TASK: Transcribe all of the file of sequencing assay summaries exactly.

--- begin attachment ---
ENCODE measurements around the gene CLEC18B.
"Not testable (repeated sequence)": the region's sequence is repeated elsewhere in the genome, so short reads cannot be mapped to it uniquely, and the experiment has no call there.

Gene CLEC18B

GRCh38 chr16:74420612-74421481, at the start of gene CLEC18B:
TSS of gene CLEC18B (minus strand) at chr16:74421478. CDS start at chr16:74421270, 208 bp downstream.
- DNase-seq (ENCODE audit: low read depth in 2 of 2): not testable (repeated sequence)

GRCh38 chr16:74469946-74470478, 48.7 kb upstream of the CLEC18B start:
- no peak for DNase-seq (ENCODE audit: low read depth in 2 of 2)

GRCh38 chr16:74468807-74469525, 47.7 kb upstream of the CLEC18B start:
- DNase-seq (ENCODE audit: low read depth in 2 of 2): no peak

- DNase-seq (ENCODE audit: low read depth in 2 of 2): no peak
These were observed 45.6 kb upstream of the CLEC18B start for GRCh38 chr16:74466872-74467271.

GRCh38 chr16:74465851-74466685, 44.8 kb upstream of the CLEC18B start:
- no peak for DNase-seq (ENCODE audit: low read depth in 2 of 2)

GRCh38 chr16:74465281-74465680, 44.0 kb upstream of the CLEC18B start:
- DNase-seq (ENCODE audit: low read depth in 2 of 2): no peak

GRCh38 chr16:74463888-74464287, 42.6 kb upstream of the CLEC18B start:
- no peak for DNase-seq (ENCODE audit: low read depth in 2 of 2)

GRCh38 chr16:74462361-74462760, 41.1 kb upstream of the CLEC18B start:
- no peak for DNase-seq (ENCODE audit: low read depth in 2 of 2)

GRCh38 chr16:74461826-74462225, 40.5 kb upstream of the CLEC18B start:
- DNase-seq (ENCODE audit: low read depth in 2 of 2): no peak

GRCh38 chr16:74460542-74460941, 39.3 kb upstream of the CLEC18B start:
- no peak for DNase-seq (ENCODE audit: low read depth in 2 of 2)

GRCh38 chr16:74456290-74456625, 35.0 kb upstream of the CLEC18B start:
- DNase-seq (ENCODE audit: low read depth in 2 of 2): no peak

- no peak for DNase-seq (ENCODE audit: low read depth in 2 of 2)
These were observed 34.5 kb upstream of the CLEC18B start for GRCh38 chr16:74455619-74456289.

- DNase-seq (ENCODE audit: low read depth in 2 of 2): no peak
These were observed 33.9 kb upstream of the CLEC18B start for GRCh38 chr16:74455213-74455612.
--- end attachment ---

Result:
ENCODE measurements around the gene CLEC18B.
"Not testable (repeated sequence)": the region's sequence is repeated elsewhere in the genome, so short reads cannot be mapped to it uniquely, and the experiment has no call there.

Gene CLEC18B

GRCh38 chr16:74420612-74421481, at the start of gene CLEC18B:
TSS of gene CLEC18B (minus strand) at chr16:74421478. CDS start at chr16:74421270, 208 bp downstream.
- DNase-seq (ENCODE audit: low read depth in 2 of 2): not testable (repeated sequence)

GRCh38 chr16:74469946-74470478, 48.7 kb upstream of the CLEC18B start:
- no peak for DNase-seq (ENCODE audit: low read depth in 2 of 2)

GRCh38 chr16:74468807-74469525, 47.7 kb upstream of the CLEC18B start:
- DNase-seq (ENCODE audit: low read depth in 2 of 2): no peak

- DNase-seq (ENCODE audit: low read depth in 2 of 2): no peak
These were observed 45.6 kb upstream of the CLEC18B start for GRCh38 chr16:74466872-74467271.

GRCh38 chr16:74465851-74466685, 44.8 kb upstream of the CLEC18B start:
- no peak for DNase-seq (ENCODE audit: low read depth in 2 of 2)

GRCh38 chr16:74465281-74465680, 44.0 kb upstream of the CLEC18B start:
- DNase-seq (ENCODE audit: low read depth in 2 of 2): no peak

GRCh38 chr16:74463888-74464287, 42.6 kb upstream of the CLEC18B start:
- no peak for DNase-seq (ENCODE audit: low read depth in 2 of 2)

GRCh38 chr16:74462361-74462760, 41.1 kb upstream of the CLEC18B start:
- no peak for DNase-seq (ENCODE audit: low read depth in 2 of 2)

GRCh38 chr16:74461826-74462225, 40.5 kb upstream of the CLEC18B start:
- DNase-seq (ENCODE audit: low read depth in 2 of 2): no peak

GRCh38 chr16:74460542-74460941, 39.3 kb upstream of the CLEC18B start:
- no peak for DNase-seq (ENCODE audit: low read depth in 2 of 2)

GRCh38 chr16:74456290-74456625, 35.0 kb upstream of the CLEC18B start:
- DNase-seq (ENCODE audit: low read depth in 2 of 2): no peak

- no peak for DNase-seq (ENCODE audit: low read depth in 2 of 2)
These were observed 34.5 kb upstream of the CLEC18B start for GRCh38 chr16:74455619-74456289.

- DNase-seq (ENCODE audit: low read depth in 2 of 2): no peak
These were observed 33.9 kb upstream of the CLEC18B start for GRCh38 chr16:74455213-74455612.